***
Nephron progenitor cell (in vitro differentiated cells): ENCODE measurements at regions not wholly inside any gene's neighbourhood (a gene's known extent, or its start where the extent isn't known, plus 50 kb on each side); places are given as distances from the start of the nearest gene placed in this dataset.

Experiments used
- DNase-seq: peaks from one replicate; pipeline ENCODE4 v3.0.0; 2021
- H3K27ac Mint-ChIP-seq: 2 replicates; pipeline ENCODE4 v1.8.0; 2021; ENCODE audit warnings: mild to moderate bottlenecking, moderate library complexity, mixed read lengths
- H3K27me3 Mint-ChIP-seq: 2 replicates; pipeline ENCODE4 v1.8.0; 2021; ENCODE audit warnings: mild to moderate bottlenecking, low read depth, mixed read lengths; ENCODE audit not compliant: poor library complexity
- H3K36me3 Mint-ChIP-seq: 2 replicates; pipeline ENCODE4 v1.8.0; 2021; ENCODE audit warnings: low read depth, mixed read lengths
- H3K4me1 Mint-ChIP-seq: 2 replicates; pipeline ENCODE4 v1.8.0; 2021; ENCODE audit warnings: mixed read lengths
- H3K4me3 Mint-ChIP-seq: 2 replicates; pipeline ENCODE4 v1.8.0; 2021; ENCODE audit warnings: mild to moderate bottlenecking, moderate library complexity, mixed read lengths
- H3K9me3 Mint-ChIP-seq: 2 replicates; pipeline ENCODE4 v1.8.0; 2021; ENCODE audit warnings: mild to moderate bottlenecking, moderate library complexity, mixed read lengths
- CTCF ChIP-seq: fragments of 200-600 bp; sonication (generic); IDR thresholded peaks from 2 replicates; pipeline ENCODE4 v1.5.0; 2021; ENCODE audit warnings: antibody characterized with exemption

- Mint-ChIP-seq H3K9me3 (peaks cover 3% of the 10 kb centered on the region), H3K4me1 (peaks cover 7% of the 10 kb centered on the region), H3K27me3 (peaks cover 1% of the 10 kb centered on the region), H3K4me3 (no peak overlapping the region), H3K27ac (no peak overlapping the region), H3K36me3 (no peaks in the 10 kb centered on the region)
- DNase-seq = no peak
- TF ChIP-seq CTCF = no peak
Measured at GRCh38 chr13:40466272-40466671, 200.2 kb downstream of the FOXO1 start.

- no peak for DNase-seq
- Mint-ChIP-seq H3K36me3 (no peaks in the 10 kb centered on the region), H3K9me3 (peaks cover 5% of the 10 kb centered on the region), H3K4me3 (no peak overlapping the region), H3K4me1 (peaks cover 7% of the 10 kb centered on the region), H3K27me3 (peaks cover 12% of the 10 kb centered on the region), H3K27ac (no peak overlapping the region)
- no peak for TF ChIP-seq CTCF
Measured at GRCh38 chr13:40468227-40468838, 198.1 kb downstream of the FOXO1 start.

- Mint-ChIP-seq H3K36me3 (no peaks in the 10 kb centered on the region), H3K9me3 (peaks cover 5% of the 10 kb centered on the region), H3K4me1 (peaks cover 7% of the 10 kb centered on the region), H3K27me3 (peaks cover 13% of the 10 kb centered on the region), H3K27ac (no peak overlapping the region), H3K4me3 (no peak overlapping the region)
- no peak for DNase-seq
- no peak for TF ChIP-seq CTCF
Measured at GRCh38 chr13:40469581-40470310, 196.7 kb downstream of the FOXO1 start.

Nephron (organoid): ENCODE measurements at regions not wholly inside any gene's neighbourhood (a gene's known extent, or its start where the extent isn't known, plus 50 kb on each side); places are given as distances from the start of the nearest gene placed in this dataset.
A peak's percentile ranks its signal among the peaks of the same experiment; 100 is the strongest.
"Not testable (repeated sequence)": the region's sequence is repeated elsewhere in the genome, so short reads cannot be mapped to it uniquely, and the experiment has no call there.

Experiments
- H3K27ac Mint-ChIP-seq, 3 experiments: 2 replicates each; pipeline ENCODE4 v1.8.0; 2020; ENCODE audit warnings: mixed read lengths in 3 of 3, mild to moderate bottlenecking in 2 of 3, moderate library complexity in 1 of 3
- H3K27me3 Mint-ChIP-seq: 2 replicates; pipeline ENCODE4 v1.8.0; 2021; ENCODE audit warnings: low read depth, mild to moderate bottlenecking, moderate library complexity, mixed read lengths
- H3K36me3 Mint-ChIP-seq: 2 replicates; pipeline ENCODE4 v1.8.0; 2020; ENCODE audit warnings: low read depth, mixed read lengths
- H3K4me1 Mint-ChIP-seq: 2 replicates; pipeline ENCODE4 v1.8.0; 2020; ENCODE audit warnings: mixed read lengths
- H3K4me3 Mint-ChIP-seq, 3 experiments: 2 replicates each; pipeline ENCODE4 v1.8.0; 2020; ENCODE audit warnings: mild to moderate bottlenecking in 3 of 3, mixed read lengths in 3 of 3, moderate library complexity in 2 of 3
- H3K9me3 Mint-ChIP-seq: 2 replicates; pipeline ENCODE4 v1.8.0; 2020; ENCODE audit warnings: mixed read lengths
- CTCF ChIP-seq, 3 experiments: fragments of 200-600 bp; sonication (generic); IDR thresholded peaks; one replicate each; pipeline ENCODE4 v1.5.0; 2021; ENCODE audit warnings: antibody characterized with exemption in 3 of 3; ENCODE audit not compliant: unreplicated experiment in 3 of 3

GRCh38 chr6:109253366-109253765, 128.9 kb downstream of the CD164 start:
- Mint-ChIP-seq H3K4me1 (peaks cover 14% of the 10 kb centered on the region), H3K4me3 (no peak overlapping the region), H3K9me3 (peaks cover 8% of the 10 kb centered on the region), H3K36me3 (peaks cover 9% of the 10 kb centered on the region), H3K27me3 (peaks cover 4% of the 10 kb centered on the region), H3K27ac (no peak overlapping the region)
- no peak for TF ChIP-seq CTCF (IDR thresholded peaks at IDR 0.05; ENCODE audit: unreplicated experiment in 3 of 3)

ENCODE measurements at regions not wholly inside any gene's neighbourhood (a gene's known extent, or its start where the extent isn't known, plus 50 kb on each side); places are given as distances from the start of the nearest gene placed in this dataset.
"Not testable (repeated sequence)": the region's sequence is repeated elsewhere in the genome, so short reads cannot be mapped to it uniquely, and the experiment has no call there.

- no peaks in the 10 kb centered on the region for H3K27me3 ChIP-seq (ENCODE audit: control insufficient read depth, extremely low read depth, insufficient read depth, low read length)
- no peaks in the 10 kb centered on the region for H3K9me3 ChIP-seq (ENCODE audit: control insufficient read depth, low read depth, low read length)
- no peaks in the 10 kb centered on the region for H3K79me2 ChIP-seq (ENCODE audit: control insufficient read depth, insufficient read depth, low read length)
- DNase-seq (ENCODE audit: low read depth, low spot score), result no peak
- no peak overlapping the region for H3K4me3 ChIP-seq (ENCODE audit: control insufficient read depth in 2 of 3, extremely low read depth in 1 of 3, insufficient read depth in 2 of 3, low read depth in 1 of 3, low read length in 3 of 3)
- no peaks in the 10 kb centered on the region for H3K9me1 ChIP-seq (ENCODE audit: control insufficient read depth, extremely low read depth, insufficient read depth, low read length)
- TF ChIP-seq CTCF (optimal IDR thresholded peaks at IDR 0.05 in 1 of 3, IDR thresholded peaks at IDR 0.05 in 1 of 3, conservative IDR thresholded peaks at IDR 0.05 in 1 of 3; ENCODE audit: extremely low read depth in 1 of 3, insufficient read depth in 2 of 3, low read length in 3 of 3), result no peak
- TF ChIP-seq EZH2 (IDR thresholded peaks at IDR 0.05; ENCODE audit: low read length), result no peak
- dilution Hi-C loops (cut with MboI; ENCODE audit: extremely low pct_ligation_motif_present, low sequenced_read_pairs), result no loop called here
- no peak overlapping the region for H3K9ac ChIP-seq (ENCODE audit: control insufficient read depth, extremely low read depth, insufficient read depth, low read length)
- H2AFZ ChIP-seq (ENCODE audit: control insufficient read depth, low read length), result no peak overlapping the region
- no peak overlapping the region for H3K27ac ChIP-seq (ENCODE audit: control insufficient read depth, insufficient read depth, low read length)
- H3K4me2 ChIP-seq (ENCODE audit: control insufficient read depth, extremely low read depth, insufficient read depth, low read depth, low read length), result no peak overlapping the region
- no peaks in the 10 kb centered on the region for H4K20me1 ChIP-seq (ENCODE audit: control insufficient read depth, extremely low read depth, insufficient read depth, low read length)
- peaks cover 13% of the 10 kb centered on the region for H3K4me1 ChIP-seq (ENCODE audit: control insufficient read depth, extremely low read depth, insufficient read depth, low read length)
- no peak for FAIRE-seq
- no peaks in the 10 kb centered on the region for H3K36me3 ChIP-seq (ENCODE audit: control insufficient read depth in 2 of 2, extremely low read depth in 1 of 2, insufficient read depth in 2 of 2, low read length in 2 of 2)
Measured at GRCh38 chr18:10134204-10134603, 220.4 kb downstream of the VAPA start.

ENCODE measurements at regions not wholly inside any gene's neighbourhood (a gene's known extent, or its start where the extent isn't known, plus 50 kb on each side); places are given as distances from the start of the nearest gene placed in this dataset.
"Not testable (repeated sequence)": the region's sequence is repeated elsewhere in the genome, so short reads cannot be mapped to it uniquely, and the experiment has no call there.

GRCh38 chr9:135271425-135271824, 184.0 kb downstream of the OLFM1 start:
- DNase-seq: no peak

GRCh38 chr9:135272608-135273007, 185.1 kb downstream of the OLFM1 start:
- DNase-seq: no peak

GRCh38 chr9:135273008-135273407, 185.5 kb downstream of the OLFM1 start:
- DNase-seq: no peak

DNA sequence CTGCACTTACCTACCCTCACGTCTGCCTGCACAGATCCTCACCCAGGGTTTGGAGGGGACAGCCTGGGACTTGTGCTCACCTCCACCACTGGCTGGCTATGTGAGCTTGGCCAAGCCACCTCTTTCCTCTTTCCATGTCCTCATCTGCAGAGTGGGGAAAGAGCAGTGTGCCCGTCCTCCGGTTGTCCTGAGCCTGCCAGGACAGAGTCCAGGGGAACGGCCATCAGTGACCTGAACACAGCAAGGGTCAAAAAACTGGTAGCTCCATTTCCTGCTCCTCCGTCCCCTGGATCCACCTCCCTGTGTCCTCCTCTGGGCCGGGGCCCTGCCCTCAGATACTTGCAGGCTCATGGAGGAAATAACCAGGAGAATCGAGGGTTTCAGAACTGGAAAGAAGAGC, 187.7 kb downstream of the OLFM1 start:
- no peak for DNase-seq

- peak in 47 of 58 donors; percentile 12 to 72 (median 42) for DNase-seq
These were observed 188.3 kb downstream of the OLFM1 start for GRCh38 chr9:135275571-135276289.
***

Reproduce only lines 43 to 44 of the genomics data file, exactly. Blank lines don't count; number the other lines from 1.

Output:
- no peak overlapping the region for H3K4me3 ChIP-seq (ENCODE audit: control insufficient read depth in 2 of 3, extremely low read depth in 1 of 3, insufficient read depth in 2 of 3, low read depth in 1 of 3, low read length in 3 of 3)
- no peaks in the 10 kb centered on the region for H3K9me1 ChIP-seq (ENCODE audit: control insufficient read depth, extremely low read depth, insufficient read depth, low read length)